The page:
Believer or not, Christmas has a message for us all
In singer Paul Kelly’s 1996 hit How to Make Gravy, Joe calls Dan from prison just before Christmas and, imagining the family preparing to gather over the traditional roast in summer heat without him, he passes on his expert advice on how to get the gravy just right.
I know someone who went through that very experience, so I feel the pathos of the song every time I hear it. “Tell ‘em all I’m sorry, I really screwed up this time,” says Joe.
In his latest book, Unapologetic: Why, Despite Everything, Christianity Can Still Make Surprising Emotional Sense, British writer Francis Spufford says what we celebrate each Christmas - the birth of Christ - is all about the divine response to what he bluntly describes as “the human propensity to F#%k things up” or HPtFtU as he subsequently calls it throughout the book.
We all know the HPtFtU and a moment’s self-reflection will tell us that it’s not only other people afflicted with this condition, but also that to varying degrees, we all possess it.
This year the fortunate ones among us will get to enjoy the fine things that Christmas can offer - good food, family, rest and summer fun. No doubt there’ll be plenty to be grateful for. But the HPtFtU will never be far away; grimly evident once Aunty Rita has had too much eggnog or cousin Tom has sworn at your sister and stormed out. Or when you find yourself on the verandah in the late afternoon once everyone has left, regretting careless words or a missed opportunity to finally say sorry to your Dad.
When we feel the ache that comes with all that it means to be human, Christianity doesn’t tell us that all is well with the world and some positive thinking will get us through the coming year. It doesn’t present us with an ideology or an action plan we can implement to lead us safely to our hoped-for destination. Instead, it tells a story.
If we can ever look past the sentimentalised and sickly sweet nativity scenes now mostly serving as kitsch for large retailers to the heart of that ancient story, we’ll see what is portrayed by the writers of the gospels is the risky love of God for humanity.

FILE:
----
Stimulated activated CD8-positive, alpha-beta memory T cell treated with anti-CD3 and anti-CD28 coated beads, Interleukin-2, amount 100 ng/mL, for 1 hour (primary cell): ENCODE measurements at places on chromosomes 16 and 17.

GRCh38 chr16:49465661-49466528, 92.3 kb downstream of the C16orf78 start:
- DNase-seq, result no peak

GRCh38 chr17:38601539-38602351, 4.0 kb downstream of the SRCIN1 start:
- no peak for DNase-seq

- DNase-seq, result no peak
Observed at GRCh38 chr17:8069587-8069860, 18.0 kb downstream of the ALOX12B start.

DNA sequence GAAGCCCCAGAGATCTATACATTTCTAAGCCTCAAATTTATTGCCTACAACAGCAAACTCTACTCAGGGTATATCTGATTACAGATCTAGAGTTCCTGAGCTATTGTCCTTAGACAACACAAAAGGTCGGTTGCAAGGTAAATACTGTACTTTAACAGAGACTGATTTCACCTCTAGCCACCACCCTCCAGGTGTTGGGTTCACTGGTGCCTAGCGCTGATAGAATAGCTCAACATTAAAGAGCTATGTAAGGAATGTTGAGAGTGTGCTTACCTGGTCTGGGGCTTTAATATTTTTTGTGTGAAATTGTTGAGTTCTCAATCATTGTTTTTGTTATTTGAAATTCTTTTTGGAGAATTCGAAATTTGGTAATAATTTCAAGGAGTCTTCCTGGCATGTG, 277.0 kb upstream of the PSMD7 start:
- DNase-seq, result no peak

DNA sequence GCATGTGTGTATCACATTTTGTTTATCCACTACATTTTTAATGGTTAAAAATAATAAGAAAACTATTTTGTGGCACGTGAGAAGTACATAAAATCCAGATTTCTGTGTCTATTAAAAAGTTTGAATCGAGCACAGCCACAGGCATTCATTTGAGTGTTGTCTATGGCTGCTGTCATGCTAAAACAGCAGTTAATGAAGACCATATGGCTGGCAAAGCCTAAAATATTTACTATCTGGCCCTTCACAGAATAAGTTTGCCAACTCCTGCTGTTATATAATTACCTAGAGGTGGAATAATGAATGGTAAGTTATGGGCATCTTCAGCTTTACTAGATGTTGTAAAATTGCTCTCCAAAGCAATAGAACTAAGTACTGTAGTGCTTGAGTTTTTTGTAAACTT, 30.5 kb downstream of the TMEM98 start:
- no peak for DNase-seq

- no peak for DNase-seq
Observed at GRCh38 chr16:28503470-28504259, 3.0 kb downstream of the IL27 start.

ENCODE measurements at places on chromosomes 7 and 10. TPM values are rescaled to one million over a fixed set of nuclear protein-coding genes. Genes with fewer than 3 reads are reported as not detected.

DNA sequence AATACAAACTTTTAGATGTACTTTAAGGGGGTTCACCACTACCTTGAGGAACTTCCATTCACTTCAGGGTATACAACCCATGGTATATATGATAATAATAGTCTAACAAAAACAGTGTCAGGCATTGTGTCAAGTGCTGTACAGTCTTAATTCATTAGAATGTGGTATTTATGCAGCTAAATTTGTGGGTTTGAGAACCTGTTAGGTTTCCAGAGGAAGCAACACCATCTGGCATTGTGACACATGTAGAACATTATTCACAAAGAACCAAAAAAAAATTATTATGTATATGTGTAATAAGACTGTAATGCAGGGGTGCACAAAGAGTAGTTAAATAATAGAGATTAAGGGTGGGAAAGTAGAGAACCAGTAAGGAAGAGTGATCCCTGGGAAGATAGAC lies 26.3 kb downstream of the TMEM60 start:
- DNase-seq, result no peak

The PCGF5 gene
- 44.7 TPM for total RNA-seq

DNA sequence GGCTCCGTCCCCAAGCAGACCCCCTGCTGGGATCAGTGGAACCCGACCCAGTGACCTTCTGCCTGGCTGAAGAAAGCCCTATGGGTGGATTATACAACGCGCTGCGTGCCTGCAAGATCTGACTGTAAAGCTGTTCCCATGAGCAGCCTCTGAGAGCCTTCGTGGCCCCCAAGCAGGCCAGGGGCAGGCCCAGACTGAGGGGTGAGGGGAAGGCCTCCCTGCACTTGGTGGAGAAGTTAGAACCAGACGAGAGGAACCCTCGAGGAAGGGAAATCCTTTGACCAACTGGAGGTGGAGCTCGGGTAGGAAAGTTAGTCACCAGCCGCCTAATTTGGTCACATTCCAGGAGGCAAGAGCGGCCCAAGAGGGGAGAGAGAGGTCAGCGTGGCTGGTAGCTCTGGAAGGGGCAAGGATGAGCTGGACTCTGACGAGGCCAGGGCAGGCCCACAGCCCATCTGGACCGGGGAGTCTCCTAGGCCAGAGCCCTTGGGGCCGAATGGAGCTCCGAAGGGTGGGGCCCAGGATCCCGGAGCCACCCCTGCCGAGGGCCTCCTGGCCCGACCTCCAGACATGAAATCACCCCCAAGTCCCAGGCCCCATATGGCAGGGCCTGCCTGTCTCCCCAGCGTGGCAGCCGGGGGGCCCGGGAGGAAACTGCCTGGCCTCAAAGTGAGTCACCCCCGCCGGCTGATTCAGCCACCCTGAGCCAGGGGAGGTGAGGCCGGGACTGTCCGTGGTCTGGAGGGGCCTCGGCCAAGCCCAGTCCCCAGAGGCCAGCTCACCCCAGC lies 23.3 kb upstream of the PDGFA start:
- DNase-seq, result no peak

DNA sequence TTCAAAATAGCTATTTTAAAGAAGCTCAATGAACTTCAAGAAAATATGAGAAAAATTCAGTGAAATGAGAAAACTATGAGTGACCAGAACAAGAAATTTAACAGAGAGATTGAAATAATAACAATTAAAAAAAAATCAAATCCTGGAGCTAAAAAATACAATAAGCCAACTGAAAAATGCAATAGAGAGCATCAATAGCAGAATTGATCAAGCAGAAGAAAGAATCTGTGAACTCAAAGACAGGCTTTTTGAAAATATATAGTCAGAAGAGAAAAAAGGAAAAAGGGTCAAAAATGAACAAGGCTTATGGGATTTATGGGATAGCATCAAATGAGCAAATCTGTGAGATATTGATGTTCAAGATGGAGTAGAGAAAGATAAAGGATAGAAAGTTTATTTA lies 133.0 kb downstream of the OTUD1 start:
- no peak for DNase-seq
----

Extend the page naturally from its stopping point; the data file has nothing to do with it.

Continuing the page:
Not everyone buys this story and it’s easy to see why. Astonishing in its audacity, it’s the story of God with a human face entering the mess in the most vulnerable manner imaginable. You can’t get much more vulnerable than a baby born in a cave to an unmarried teenaged mother surrounded by farm animals in an obscure corner of the Roman Empire. This vulnerability serves to place God in the centre of the human drama to show his affinity with every person’s struggle.
The account of the famous birth at Bethlehem makes a claim that’s absolutely category shattering. On Christmas day, so we are told, the infinite became finite; the immortal became mortal; the supernatural became natural; the invulnerable became something you can cuddle and burp… and hurt. This child depicts a God willing to place himself among people like you and me and our all too human propensities—something for which he would pay dearly.
The story, if you believe it, is about a possibility that springs from a promise attached to that baby, of new beginnings and second chances. American author Frederick Buechner says that the Christian story is bad news before it is good news. It is the news that all of us have the HPtFtU, that there is a corner of our hearts that remains dark and that when we look in the mirror we see at least “eight parts chicken, phoney, slob.”
But Buechner adds that it is also the news that us “slobs and phoneys” are “loved anyway, cherished, forgiven”, and that in some mysterious way that’s what the baby wrapped in swaddling cloth is all about.
Is it too good to be true? Many will think so. But on Christmas morning millions will still gather, mindful of their own propensity to make a mess of things, and therefore drawn to the possibility that this story still offers the best hope any of us has.
Simon Smart is a Director of the Centre for Public Christianity
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